There's no shortage of bicycling apps available for your smartphone. Every week I find myself reading through press releases for the latest and greatest app. Here's a quick rundown on three apps I've played around with over the past month that are worth taking a look at.
In the most recent issue of Adventure Cyclist magazine, I reviewed Garmin's Touring Edge Plus GPS unit. To supplement that article, I would like to share a few common questions I've received about the unit, as well as peek into Garmin's latest creation.
We appreciate the support our 46,500+ members provide us, and in return we work hard putting together affiliate discounts to help all of our members get the most bang for their buck when plotting a course for adventure. Here's the scoop on all of the benefits we currently offer.
When seeking out event rides to fill up my summer calendar, I've found that it is almost hard to find a ride that isn't built around a cause. If you have a cause in mind that you would like to ride for, or build an event around, there are a great deal of tools available to help you promote the ride and collect donations for the cause. Here are just a few options you can take advantage of:
Maintaining a keen awareness of your surroundings is one of the best things you can do to keep yourself safe when cycling on the road. Since bicycles don't come stock with rearview mirrors, and not everyone can turn their heads without veering out into the road, an aftermarket rearview mirror can be a huge asset.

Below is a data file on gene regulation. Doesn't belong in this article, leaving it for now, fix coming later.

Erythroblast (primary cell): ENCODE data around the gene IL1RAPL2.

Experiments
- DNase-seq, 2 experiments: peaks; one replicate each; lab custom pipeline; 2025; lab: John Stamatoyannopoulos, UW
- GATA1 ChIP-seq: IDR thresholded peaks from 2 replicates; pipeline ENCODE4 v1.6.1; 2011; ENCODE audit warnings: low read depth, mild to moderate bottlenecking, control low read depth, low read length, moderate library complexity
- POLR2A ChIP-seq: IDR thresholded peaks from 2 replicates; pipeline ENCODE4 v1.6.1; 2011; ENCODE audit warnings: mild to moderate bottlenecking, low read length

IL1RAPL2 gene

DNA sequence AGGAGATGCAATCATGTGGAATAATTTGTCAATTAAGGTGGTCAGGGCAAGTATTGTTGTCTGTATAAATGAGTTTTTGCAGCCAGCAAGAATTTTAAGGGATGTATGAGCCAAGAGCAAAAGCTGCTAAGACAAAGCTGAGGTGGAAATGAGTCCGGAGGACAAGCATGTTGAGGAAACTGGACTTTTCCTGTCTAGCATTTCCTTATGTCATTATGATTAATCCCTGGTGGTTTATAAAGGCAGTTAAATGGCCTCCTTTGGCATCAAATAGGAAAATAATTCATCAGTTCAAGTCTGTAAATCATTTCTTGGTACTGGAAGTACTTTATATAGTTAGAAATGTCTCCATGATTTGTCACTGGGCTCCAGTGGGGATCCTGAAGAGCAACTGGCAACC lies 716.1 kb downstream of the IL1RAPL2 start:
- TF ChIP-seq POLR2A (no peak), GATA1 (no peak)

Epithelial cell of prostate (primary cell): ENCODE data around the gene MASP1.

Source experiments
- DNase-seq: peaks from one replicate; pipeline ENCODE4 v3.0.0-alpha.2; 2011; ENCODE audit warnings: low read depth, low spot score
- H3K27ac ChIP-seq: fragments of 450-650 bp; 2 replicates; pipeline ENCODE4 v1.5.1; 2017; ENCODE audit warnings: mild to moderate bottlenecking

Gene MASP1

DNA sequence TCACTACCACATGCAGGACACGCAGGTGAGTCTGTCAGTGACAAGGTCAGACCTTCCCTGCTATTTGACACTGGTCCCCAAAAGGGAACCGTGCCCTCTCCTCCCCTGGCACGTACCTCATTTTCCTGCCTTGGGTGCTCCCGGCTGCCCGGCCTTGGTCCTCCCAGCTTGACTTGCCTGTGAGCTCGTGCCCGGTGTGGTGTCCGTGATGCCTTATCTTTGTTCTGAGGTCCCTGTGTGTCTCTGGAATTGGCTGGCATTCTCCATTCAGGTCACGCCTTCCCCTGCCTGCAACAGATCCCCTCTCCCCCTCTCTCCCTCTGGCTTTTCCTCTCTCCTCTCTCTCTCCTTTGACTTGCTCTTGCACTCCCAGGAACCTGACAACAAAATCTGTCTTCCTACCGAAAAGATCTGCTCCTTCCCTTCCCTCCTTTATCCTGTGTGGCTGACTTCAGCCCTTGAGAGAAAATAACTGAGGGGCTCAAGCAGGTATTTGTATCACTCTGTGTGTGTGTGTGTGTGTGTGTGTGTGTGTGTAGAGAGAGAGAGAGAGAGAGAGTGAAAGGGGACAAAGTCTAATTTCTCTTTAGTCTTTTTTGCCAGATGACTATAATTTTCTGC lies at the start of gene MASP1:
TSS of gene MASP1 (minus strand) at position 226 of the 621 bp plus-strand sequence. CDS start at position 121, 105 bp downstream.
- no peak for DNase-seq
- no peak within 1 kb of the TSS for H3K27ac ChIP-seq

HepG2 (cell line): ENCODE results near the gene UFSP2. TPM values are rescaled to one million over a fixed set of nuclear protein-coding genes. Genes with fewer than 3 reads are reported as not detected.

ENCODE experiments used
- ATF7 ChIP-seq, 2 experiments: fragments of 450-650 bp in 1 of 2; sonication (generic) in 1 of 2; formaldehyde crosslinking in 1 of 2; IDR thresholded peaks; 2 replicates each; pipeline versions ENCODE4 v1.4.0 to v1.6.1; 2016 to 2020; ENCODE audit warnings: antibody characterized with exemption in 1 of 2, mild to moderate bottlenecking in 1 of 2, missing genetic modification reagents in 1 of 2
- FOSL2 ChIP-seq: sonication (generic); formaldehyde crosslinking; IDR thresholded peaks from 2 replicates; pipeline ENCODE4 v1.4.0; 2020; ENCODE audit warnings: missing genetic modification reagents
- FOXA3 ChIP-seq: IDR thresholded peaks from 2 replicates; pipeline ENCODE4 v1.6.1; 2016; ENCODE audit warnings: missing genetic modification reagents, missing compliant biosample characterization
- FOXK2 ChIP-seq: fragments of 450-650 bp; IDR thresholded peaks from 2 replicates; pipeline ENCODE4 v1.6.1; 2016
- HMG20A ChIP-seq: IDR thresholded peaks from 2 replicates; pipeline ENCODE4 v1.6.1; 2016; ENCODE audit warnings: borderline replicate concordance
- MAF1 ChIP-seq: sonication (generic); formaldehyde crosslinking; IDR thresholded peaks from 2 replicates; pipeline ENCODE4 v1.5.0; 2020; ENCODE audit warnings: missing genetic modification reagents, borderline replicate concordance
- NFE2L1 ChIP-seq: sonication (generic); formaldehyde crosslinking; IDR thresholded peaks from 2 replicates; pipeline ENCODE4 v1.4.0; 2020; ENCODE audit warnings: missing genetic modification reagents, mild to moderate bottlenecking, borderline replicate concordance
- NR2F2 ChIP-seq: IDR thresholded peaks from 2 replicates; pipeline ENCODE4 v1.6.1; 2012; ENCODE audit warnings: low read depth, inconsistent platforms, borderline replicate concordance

In the February issue of Adventure Cyclist magazine, I highlighted five smartphone apps that I've found to be useful for bicycle travel. Since writing that, I've come across three more apps I want to bring to the forefront. These new apps aren't necessarily bicycle travel specific. Instead, I would consider them to be geared more towards active lifestyle, making them great for adventures on and off the bike.
When you're touring with your special man or lady friend, it's pivotal to set up a damange control plan, as relationships can be made or broken when you spend an extended amount of time in close quarters in adverse conditions. Here are five bicycle-touring tips for couples to get you started on your way.
Keeping the pedals turning through the winter requires a little more motivation than the rest of the year, but with the right approach, it can also be a lot of fun. Here are a few ways I've managed to tackle winter riding over the years.
It's hard not to be attracted to shiny things, which is one of many reasons I've been spending a lot of time this week checking out the Velo Orange Grand Cru Drillium 110 Fluted Double Crankset. That's a pretty impressive name for a component. Before getting into the details, I thought it would be fun to break down the name of the crankset first.